CAIRO — An Egyptian court on Thursday sentenced 24 Muslim Brotherhood members to death for allegedly killing police officers in two separate cases.
The Damanhour Criminal Court, north of the capital Cairo, convicted a group of 16 — including 6 in absentia — of several crimes, including the alleged bombing of a bus transporting police officers in the coastal Beheira governorate in 2015, TRT World reported quoting an unnamed judicial source.
The attack killed three policemen and wounded 33 others.
The other case, comprised of 8 Brotherhood members — including 2 in absentia — and tried by the same court, was over the killing of a policeman in 2014.
Capital punishment for civilian convicts in Egypt, the Arab world’s most populous country, is carried out by hanging.
The verdicts can be appealed, the source added.
However, the Shehab Organization for Human Rights, which is outside Egypt, said the verdicts are final as they were issued by an emergency court.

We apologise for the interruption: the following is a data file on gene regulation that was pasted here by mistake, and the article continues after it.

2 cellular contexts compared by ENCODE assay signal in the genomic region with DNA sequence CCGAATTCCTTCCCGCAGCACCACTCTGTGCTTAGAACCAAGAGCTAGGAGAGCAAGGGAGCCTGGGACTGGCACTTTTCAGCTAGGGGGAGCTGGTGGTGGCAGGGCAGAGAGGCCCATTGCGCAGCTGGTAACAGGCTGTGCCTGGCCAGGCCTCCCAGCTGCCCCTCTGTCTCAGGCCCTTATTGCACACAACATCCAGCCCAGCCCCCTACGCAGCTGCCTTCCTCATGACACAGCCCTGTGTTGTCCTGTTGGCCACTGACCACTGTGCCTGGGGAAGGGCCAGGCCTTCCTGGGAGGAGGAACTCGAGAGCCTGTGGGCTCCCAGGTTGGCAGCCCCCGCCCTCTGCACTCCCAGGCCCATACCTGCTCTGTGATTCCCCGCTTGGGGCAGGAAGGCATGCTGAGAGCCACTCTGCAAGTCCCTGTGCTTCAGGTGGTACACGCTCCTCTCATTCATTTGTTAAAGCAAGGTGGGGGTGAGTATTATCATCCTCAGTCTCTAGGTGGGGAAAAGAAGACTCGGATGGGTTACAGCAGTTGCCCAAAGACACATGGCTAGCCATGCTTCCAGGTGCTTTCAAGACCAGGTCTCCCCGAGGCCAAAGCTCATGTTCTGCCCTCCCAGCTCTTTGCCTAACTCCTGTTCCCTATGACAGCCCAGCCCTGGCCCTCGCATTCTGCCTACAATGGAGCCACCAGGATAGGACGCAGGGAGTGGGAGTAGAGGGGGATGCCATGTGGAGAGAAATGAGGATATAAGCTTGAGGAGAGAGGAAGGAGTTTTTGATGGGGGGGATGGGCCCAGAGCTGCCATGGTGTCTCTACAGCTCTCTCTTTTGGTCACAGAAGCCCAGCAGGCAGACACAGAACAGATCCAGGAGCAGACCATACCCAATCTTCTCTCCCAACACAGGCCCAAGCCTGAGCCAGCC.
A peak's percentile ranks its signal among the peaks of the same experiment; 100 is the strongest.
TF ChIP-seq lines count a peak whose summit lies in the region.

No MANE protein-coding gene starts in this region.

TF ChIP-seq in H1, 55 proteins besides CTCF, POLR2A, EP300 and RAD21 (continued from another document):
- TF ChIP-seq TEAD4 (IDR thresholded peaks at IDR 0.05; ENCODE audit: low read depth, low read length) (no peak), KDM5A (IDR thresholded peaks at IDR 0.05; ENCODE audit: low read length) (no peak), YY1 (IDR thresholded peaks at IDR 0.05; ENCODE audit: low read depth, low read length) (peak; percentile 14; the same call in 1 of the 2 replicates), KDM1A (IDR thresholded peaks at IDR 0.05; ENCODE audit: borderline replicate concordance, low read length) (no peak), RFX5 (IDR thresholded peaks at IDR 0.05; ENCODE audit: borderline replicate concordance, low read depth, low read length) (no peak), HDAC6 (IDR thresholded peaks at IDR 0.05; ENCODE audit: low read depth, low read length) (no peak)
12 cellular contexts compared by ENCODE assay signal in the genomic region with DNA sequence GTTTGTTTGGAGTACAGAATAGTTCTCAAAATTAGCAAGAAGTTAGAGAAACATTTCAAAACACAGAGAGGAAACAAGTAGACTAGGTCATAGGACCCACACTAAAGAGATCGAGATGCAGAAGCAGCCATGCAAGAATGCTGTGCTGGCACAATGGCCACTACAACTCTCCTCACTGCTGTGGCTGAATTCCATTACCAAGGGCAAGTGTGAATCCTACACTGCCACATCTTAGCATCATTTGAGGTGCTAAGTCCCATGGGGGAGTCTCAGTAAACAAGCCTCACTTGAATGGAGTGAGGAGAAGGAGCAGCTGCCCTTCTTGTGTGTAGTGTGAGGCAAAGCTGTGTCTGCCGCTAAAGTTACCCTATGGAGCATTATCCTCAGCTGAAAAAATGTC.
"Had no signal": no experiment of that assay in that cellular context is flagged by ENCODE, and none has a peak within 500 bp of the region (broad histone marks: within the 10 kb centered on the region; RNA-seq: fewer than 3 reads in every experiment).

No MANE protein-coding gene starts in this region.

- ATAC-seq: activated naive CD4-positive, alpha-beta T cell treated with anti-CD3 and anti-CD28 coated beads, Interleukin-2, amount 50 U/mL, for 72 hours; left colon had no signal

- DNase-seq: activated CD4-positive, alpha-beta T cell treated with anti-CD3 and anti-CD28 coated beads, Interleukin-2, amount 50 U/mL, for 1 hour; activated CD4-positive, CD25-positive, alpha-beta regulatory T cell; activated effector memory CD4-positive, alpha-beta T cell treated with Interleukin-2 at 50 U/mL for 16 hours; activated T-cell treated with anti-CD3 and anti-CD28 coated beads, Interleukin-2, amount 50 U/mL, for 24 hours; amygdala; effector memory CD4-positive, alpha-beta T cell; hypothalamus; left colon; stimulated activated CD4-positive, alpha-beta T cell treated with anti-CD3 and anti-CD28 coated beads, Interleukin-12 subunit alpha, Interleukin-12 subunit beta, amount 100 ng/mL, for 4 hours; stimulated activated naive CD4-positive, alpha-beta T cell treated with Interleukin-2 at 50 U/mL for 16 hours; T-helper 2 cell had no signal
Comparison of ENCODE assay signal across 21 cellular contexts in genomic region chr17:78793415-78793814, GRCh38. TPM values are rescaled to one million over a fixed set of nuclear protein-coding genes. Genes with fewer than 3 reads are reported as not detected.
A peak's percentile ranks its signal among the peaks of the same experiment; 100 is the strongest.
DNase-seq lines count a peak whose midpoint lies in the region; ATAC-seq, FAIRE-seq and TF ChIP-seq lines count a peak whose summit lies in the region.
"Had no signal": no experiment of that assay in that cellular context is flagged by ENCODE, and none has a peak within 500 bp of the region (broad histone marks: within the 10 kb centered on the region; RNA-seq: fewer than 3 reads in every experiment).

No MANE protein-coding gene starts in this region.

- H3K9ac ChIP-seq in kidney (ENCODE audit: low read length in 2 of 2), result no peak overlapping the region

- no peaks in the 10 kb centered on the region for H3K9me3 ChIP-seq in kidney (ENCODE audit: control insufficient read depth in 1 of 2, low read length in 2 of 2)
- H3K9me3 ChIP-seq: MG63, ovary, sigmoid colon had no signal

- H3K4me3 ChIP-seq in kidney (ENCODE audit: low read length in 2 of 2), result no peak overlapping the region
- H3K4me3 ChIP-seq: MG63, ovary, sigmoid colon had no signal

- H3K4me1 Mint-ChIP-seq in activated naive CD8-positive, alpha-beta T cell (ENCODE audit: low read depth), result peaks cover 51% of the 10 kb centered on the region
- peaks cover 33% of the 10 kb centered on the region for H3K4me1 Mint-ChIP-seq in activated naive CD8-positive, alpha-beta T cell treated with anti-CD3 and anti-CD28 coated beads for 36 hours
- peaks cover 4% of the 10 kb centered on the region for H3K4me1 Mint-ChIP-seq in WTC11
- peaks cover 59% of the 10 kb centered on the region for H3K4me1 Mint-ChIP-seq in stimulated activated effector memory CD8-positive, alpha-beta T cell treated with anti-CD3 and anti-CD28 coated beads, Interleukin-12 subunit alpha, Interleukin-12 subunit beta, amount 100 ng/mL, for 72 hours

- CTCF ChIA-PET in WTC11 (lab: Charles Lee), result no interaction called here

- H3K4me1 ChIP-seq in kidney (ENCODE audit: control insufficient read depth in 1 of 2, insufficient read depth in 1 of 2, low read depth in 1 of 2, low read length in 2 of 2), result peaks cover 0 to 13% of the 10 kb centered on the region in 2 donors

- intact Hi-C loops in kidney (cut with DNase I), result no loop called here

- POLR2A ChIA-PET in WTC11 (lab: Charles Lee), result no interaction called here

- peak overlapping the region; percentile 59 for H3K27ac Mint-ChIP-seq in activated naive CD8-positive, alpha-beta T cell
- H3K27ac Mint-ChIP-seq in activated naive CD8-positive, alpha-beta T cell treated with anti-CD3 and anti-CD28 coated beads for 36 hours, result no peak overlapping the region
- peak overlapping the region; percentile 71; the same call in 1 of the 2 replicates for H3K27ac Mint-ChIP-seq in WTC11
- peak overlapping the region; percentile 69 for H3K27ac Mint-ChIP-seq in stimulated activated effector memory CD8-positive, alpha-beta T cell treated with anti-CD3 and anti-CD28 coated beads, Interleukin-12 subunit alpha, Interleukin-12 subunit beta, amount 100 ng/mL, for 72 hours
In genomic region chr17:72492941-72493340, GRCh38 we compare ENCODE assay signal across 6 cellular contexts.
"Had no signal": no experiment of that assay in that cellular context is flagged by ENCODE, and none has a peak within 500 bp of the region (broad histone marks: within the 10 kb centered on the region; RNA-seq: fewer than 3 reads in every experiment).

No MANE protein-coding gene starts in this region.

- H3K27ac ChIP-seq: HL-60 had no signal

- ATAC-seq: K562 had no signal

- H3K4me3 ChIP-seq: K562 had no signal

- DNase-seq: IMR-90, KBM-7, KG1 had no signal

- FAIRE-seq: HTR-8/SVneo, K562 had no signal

There are no exact figures for death penalties issued in Egypt this year except for 10 handed down in April and those upheld against 12 Muslim Brotherhood leaders over the Rabaa sit-in dispersal case in 2013.
Egypt outlawed the Islamist group in 2013 following the military ouster of former president Mohamed Morsi.
Since leading the military takeover and becoming president, Abdel Fattah Al-Sisi has cracked down on the Muslim Brotherhood, with thousands of its supporters jailed.
The Muslim Brotherhood, founded by Hasan al-Banna in 1928, calls for Islam to be at the heart of public life.
It established itself as the main opposition movement in Egypt despite decades of repression and has inspired spinoff movements and political parties across the Muslim world.
But it remains banned in several countries including Egypt.
Earlier this year, Amnesty International slammed Egypt’s ‘significant spike’ in recorded executions, which saw a more than threefold rise to 107 last year, from 32 in 2019.